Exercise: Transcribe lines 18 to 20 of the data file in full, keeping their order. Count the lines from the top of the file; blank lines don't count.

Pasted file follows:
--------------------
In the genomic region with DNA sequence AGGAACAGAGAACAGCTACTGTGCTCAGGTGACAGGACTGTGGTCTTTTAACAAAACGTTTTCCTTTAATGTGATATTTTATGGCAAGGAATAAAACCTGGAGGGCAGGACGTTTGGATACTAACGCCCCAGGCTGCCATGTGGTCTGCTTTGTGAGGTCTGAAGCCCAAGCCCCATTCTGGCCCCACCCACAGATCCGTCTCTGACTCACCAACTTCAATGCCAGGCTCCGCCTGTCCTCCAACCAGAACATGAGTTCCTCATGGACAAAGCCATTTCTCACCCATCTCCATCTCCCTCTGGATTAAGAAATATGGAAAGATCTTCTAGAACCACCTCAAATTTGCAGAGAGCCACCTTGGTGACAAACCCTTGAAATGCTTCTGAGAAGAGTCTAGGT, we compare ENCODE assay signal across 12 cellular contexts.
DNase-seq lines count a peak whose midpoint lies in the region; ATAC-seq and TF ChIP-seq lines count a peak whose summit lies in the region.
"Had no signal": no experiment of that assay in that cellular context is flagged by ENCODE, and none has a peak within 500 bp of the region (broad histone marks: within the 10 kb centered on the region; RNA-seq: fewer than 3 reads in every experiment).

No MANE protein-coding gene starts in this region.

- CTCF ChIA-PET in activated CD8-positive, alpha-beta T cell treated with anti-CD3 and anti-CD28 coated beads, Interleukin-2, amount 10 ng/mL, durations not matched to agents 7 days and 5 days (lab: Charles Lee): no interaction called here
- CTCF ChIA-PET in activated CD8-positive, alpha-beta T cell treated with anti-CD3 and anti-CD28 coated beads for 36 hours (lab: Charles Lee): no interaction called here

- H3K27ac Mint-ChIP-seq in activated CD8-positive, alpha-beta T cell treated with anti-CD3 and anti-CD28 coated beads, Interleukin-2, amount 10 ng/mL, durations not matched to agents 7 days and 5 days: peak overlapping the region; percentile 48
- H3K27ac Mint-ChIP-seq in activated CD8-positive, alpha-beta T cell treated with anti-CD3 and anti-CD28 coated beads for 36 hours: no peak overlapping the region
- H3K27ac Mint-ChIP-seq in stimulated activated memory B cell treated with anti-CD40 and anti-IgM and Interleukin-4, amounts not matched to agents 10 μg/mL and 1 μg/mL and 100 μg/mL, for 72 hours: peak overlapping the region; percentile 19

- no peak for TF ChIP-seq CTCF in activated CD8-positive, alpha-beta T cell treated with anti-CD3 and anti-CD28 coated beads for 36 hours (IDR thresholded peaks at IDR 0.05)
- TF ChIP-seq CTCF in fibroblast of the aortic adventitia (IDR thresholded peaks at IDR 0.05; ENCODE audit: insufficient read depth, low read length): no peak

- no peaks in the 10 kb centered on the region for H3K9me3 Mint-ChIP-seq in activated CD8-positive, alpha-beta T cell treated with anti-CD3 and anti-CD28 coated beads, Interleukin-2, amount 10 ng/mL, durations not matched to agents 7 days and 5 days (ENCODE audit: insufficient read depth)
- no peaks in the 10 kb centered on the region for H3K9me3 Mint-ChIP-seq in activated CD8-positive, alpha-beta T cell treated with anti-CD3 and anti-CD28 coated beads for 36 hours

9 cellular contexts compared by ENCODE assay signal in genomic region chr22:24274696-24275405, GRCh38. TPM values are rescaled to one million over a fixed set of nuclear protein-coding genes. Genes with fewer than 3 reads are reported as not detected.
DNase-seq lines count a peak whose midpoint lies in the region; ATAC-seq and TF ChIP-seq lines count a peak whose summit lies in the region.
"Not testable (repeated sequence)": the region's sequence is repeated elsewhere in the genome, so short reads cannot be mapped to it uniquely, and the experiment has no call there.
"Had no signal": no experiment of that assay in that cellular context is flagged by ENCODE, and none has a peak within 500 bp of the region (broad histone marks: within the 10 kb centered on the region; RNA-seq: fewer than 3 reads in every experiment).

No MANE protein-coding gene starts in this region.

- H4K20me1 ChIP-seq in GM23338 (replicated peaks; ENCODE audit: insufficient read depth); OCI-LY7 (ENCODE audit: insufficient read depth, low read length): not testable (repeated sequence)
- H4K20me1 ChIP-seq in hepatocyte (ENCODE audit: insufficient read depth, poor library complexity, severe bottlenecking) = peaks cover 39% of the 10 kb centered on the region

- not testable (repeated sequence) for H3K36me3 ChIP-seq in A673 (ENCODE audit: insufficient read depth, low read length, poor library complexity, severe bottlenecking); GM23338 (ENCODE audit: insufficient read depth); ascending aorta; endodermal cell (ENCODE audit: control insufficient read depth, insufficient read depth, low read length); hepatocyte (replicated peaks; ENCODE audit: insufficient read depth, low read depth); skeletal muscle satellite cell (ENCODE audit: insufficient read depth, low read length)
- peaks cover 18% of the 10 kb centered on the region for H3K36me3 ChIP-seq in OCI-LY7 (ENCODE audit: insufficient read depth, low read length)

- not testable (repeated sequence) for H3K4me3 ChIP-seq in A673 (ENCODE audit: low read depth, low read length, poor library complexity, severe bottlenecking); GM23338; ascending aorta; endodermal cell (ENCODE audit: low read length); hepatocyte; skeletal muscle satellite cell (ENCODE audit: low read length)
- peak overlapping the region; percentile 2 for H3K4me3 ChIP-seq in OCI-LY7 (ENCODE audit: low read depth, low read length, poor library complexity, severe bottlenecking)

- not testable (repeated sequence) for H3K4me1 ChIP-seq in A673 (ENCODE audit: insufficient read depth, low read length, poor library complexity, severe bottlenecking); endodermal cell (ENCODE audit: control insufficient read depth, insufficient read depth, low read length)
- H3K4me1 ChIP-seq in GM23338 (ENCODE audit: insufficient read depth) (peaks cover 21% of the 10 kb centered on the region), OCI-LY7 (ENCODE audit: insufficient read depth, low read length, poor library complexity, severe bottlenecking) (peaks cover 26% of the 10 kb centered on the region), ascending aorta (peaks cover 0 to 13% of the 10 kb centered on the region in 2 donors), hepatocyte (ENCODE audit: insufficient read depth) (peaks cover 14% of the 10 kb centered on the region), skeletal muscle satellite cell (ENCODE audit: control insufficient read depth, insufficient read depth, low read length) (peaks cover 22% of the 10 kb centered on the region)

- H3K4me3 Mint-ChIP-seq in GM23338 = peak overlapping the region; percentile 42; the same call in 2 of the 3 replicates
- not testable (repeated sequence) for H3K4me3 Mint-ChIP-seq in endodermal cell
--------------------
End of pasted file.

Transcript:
No MANE protein-coding gene starts in this region.

- H4K20me1 ChIP-seq in GM23338 (replicated peaks; ENCODE audit: insufficient read depth); OCI-LY7 (ENCODE audit: insufficient read depth, low read length): not testable (repeated sequence)
- H4K20me1 ChIP-seq in hepatocyte (ENCODE audit: insufficient read depth, poor library complexity, severe bottlenecking) = peaks cover 39% of the 10 kb centered on the region